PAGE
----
• (e.g. those Experian e-mails, because I had no choice but to implicitly accept their ToS,
    even though a large number of their terms are non-enforceable in any UK court…)
1 Like

Thanks for the reply. I hope you send it.

Passports presented in person are already a good ID but does is not so easy for remote or instant verification.

All that is needed is a digital ID service that will work for those 2 purposes.

Is it possible to hash government data into a system that attributes can be verified against without possible release of data not already known by the verifier?

That would be a simple system that protects privacy but with no need for credit data companies to get involved at all.

I am not a fan of biometrics but is it possible to have zero knowledge biometric attributes?

I would think it is a problem because of variation everytime an attribute is captured from a live person. Matching approximately a biometric model is OK but ZK data must match exactly?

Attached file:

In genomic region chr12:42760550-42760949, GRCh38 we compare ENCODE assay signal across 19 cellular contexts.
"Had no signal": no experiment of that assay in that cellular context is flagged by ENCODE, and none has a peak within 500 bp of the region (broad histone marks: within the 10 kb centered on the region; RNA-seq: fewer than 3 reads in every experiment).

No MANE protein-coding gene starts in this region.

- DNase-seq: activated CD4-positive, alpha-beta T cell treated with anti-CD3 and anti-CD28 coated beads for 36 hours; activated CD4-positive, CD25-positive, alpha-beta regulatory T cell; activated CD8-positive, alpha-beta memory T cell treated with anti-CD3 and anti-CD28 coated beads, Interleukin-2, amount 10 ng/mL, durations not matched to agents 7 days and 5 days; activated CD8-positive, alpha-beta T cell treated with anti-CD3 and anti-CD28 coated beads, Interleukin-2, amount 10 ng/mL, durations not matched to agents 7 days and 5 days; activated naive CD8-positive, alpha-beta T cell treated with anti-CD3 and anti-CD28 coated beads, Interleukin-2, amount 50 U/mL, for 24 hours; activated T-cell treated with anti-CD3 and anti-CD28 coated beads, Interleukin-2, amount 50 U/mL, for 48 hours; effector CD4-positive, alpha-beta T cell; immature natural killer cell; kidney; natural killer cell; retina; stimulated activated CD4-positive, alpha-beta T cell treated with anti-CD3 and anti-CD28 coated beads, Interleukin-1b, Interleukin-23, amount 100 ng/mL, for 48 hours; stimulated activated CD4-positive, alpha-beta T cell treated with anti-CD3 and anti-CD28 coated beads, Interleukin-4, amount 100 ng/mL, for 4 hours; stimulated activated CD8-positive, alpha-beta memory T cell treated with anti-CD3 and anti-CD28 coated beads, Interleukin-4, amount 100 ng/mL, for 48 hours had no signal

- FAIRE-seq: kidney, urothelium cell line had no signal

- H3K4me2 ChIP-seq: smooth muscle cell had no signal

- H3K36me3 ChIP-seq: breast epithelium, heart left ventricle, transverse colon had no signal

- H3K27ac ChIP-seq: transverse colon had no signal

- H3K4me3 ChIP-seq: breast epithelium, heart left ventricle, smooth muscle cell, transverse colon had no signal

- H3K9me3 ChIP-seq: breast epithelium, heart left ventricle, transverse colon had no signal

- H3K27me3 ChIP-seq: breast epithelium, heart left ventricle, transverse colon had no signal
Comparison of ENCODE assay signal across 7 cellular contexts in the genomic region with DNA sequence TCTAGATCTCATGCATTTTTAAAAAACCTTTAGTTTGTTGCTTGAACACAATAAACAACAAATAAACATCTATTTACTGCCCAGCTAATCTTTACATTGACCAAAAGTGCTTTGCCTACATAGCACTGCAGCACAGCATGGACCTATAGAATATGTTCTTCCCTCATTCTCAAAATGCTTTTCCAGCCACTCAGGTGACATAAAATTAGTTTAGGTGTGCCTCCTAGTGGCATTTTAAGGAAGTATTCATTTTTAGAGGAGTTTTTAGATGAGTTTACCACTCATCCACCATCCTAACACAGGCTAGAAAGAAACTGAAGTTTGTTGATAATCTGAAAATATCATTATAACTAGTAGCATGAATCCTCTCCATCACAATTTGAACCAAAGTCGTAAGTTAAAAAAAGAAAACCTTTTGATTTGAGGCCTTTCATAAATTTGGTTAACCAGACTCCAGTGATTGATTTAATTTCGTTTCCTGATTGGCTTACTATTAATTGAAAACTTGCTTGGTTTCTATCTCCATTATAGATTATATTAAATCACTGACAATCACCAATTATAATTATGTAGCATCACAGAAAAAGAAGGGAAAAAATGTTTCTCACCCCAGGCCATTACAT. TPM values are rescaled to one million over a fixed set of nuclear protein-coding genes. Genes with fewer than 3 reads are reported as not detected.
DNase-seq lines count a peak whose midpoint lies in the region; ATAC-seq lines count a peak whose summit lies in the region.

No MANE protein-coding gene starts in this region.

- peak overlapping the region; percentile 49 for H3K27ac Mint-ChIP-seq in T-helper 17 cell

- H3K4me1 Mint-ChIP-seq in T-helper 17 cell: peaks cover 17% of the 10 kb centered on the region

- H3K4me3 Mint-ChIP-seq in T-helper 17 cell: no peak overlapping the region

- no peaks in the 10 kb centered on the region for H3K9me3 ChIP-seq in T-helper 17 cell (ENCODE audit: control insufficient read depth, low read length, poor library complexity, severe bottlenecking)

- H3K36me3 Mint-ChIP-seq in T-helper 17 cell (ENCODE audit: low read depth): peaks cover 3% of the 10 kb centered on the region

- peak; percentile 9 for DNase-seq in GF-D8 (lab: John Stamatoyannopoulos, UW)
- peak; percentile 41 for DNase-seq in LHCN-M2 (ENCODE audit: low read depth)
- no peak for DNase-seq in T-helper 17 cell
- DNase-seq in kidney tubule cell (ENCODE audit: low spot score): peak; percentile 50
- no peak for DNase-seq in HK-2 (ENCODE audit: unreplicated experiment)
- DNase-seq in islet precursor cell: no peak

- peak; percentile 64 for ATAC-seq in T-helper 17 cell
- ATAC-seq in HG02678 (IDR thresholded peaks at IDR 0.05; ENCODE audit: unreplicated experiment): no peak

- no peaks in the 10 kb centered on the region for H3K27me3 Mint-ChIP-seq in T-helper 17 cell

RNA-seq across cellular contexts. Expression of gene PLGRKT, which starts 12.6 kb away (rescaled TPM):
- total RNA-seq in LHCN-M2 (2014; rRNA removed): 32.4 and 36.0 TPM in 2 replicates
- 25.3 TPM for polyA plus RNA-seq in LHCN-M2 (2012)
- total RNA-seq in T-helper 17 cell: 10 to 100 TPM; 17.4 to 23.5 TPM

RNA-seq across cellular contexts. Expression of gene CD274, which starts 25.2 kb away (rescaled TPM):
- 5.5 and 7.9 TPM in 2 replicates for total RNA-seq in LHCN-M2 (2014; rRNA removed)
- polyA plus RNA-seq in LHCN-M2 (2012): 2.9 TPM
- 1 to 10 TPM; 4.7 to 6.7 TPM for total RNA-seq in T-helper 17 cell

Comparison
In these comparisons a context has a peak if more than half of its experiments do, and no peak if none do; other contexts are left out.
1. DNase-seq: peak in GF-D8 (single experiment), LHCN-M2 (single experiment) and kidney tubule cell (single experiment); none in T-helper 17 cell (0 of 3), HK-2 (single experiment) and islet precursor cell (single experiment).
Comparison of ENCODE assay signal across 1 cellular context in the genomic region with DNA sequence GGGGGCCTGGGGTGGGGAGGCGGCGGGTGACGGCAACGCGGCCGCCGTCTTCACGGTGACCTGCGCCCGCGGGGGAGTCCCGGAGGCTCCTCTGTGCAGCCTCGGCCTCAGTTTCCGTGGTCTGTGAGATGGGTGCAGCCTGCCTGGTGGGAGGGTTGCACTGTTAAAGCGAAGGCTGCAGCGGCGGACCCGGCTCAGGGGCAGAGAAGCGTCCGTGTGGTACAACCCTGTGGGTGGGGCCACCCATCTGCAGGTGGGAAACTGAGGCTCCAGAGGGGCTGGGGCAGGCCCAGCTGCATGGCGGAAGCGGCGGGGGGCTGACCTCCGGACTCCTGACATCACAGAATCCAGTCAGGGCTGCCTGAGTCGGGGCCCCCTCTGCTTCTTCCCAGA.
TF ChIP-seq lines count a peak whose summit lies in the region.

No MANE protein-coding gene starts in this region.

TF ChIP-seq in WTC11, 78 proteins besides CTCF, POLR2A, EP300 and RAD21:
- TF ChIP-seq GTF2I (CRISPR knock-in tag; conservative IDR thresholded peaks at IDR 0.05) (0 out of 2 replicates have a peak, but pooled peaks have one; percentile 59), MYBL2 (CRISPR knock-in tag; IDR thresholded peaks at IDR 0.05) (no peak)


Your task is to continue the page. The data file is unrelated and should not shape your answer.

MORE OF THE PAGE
1 Like

Great reply @HarryR
I attended the round table in London last week and conveyed similar points.
The bottom line is that there should no longer be a need to distribute or replicate data so freely for verification purposes.

Adi

1 Like

Great point @zkp about “ZK data” that “must” match exactly in the context of “slightly changing” biometric and “templates” stored in databases.
Sure one can prove a relation about biometric that would mean current data “is similar enough”.
Another problem is, the exact relation behind “template matching” is generally considered a secret, probably learned with statistical analysis.
(Shameless mode) I would point to 2008/357 preprint on approximate matching and “short tandem repeat” model. I do believe this could be a useful application of proper technology, and would help to make it happen.